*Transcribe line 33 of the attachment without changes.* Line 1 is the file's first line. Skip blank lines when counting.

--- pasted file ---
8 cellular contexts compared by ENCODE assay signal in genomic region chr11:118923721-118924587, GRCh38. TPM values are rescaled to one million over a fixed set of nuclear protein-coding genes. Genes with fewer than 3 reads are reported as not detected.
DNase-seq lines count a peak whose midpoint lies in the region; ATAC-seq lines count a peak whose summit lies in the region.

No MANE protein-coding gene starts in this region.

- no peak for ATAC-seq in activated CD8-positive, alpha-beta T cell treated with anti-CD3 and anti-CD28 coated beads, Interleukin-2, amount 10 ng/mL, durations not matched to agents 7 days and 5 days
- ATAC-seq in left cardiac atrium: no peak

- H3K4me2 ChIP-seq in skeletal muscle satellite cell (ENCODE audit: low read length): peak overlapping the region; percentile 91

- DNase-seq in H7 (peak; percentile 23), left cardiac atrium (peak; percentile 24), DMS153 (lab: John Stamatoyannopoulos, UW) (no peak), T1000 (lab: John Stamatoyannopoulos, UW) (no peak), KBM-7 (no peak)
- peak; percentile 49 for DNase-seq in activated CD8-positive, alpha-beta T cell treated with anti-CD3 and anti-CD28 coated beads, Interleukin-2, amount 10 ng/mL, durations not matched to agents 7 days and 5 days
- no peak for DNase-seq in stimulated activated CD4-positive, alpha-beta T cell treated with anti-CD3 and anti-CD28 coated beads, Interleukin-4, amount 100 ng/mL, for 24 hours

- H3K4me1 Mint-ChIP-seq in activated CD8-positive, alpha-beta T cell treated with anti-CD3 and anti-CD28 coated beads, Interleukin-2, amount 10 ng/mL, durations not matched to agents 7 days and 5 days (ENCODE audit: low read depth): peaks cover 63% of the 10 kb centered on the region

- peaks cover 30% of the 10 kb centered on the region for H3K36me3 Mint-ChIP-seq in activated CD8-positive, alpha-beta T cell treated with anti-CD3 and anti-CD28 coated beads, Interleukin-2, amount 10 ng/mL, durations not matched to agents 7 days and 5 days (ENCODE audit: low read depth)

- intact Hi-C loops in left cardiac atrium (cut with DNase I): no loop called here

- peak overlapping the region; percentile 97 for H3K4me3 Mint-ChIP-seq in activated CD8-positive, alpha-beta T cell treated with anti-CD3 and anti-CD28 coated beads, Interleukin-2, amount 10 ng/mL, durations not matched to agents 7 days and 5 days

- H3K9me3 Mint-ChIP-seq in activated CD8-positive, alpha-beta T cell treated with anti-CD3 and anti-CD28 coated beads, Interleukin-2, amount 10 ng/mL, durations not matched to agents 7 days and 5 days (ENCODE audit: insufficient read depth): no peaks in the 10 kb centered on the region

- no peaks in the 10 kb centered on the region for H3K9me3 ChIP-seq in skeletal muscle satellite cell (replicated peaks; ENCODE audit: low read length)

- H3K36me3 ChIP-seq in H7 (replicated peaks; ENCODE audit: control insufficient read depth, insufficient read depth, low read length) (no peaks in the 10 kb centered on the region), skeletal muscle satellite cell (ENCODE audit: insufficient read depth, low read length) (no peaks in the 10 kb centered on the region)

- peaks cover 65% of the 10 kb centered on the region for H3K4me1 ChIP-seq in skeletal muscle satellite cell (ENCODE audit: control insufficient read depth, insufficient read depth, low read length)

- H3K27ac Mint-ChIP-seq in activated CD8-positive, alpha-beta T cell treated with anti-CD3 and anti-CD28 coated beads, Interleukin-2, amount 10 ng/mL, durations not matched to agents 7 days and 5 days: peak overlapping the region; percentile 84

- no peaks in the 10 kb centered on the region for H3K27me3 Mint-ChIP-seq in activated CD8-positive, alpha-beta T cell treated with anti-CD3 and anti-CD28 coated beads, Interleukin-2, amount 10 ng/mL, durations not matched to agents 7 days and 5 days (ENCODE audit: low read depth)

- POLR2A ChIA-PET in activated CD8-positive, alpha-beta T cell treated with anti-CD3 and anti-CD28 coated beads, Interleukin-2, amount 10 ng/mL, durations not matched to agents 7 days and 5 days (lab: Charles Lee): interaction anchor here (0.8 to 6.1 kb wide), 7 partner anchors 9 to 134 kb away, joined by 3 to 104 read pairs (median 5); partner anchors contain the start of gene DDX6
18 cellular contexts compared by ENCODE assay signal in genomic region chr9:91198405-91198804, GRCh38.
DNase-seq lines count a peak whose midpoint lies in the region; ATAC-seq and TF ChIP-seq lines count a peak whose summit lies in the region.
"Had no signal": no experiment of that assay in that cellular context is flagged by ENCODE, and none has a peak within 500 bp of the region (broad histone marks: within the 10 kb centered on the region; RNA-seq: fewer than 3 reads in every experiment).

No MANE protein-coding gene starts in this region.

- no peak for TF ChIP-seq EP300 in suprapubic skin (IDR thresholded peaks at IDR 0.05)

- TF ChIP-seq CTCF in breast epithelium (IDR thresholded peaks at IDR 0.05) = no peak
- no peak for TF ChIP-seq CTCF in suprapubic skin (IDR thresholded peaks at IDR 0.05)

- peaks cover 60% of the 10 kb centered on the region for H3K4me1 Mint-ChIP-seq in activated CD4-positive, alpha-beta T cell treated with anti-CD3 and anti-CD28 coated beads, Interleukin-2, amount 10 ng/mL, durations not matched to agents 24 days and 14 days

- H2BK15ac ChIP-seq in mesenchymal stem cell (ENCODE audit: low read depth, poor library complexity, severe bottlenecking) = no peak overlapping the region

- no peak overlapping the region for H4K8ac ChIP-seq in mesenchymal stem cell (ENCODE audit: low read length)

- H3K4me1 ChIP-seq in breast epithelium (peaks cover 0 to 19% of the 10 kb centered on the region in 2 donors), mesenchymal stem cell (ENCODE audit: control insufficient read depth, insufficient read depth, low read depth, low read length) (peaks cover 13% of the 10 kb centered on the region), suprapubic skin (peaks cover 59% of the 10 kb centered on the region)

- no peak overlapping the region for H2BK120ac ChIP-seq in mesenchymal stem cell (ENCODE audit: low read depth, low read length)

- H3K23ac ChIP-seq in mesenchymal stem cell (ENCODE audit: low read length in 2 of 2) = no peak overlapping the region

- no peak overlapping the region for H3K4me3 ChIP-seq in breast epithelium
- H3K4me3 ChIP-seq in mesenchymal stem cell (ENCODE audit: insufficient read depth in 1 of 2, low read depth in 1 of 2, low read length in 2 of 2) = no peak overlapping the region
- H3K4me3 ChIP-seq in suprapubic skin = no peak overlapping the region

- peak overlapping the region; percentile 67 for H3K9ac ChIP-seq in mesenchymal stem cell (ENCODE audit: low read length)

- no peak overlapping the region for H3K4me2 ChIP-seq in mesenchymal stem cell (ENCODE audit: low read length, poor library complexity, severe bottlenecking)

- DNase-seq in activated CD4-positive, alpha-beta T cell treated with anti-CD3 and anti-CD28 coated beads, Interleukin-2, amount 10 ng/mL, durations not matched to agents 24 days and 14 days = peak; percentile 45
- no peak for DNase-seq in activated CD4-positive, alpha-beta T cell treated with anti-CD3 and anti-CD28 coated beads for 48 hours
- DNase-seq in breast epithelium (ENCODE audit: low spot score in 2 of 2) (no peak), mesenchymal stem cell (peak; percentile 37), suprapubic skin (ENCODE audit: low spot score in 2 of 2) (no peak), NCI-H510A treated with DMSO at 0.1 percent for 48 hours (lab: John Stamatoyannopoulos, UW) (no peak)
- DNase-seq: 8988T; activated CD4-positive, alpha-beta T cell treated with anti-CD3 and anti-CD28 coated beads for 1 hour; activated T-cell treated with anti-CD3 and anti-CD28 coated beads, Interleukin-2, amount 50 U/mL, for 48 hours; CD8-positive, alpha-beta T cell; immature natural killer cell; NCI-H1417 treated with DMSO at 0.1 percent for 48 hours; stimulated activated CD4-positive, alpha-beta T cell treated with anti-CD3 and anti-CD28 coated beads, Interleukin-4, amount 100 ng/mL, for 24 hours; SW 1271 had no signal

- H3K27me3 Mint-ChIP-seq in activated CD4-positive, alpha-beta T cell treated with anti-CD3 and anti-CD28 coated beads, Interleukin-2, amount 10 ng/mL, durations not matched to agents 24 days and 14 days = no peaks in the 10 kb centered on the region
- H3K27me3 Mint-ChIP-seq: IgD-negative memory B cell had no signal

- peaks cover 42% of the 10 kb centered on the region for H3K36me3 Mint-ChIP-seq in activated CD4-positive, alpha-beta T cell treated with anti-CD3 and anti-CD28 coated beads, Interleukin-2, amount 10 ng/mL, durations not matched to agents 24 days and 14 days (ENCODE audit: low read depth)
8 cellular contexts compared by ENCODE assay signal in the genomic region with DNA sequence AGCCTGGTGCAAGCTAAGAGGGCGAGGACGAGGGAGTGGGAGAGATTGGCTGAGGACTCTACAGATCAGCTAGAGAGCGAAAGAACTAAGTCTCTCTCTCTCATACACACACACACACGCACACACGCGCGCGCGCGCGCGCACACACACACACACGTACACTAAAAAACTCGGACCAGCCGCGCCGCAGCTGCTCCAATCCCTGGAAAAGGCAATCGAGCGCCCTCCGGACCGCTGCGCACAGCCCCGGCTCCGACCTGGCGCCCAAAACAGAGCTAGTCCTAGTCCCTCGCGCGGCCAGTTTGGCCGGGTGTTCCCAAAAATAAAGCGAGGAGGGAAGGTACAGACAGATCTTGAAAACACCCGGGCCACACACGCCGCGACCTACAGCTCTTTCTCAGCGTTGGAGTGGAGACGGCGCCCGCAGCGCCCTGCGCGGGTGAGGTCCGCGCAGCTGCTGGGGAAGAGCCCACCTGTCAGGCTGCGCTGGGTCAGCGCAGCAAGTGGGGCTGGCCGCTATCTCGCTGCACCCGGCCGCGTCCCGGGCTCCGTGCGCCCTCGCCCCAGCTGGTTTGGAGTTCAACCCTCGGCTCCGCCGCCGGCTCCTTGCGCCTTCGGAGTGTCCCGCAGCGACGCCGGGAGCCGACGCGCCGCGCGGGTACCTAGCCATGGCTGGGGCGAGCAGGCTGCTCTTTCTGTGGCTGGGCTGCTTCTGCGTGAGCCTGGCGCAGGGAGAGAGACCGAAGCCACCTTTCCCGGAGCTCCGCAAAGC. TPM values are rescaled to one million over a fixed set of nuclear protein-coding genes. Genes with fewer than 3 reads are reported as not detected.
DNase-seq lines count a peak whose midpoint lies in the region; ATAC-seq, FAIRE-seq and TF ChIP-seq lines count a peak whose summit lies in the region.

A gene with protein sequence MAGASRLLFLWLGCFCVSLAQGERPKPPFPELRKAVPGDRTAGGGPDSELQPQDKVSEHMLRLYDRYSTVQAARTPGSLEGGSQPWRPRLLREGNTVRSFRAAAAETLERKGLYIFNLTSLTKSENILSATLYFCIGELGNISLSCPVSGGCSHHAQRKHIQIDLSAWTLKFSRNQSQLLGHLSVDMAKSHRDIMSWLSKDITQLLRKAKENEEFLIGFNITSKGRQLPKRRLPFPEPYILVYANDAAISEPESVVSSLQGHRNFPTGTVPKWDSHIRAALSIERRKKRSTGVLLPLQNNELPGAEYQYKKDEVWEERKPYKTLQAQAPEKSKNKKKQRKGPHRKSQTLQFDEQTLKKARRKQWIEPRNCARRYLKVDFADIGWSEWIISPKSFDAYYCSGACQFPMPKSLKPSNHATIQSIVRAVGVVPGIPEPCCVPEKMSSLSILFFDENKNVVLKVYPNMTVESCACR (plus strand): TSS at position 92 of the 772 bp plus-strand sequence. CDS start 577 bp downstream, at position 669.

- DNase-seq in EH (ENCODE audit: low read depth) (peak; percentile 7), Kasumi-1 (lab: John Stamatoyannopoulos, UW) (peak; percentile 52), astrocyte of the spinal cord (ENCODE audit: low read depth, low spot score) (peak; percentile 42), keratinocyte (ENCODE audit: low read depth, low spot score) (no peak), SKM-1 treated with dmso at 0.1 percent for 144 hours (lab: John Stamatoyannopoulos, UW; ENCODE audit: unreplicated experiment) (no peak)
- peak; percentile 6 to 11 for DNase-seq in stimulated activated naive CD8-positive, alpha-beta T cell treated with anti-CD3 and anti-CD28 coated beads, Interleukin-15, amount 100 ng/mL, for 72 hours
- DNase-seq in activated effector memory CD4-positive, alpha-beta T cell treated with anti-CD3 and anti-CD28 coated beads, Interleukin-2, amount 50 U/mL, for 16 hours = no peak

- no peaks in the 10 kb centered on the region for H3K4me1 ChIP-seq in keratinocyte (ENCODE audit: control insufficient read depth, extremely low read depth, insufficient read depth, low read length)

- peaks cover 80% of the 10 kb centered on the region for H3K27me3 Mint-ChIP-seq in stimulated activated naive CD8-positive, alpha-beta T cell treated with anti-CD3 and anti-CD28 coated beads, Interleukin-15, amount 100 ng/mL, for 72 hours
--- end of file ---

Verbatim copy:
- H3K23ac ChIP-seq in mesenchymal stem cell (ENCODE audit: low read length in 2 of 2) = no peak overlapping the region